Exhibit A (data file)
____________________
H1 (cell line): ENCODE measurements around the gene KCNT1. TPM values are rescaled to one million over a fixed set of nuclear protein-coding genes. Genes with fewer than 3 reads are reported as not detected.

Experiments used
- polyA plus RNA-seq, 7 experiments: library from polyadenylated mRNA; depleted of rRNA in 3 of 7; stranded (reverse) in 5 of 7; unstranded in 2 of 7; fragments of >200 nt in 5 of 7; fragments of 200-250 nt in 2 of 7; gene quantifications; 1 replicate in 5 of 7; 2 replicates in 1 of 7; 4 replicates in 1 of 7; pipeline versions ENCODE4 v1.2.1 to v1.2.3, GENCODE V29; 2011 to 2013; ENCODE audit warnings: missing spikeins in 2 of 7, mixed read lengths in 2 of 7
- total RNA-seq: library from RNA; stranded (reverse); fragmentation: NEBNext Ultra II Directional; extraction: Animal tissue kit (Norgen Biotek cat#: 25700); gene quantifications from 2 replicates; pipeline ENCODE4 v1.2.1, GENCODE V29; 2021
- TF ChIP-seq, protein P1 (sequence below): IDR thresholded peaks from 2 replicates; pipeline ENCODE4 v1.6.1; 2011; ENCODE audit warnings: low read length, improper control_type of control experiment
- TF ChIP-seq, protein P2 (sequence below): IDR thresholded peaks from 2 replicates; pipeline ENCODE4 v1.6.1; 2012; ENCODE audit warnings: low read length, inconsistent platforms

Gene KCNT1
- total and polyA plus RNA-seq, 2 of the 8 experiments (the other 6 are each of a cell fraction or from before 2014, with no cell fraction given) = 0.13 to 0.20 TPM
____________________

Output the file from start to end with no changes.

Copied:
H1 (cell line): ENCODE measurements around the gene KCNT1. TPM values are rescaled to one million over a fixed set of nuclear protein-coding genes. Genes with fewer than 3 reads are reported as not detected.

Experiments used
- polyA plus RNA-seq, 7 experiments: library from polyadenylated mRNA; depleted of rRNA in 3 of 7; stranded (reverse) in 5 of 7; unstranded in 2 of 7; fragments of >200 nt in 5 of 7; fragments of 200-250 nt in 2 of 7; gene quantifications; 1 replicate in 5 of 7; 2 replicates in 1 of 7; 4 replicates in 1 of 7; pipeline versions ENCODE4 v1.2.1 to v1.2.3, GENCODE V29; 2011 to 2013; ENCODE audit warnings: missing spikeins in 2 of 7, mixed read lengths in 2 of 7
- total RNA-seq: library from RNA; stranded (reverse); fragmentation: NEBNext Ultra II Directional; extraction: Animal tissue kit (Norgen Biotek cat#: 25700); gene quantifications from 2 replicates; pipeline ENCODE4 v1.2.1, GENCODE V29; 2021
- TF ChIP-seq, protein P1 (sequence below): IDR thresholded peaks from 2 replicates; pipeline ENCODE4 v1.6.1; 2011; ENCODE audit warnings: low read length, improper control_type of control experiment
- TF ChIP-seq, protein P2 (sequence below): IDR thresholded peaks from 2 replicates; pipeline ENCODE4 v1.6.1; 2012; ENCODE audit warnings: low read length, inconsistent platforms

Gene KCNT1
- total and polyA plus RNA-seq, 2 of the 8 experiments (the other 6 are each of a cell fraction or from before 2014, with no cell fraction given) = 0.13 to 0.20 TPM